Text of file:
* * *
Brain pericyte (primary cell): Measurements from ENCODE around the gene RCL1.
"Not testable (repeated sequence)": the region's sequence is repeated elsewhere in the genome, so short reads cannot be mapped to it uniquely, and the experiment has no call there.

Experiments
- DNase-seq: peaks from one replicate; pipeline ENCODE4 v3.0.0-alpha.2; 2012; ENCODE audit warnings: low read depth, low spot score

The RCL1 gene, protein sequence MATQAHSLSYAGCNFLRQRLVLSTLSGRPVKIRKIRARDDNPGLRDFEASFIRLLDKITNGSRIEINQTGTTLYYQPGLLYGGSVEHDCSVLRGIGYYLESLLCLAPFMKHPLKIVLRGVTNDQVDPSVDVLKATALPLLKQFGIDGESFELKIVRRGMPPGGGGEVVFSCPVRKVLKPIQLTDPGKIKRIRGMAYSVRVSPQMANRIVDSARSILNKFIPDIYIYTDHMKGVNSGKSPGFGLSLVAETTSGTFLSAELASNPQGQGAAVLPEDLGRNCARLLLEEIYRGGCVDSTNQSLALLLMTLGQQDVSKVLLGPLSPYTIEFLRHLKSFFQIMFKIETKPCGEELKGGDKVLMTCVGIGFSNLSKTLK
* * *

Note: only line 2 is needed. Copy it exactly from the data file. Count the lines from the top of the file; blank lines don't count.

"Not testable (repeated sequence)": the region's sequence is repeated elsewhere in the genome, so short reads cannot be mapped to it uniquely, and the experiment has no call there.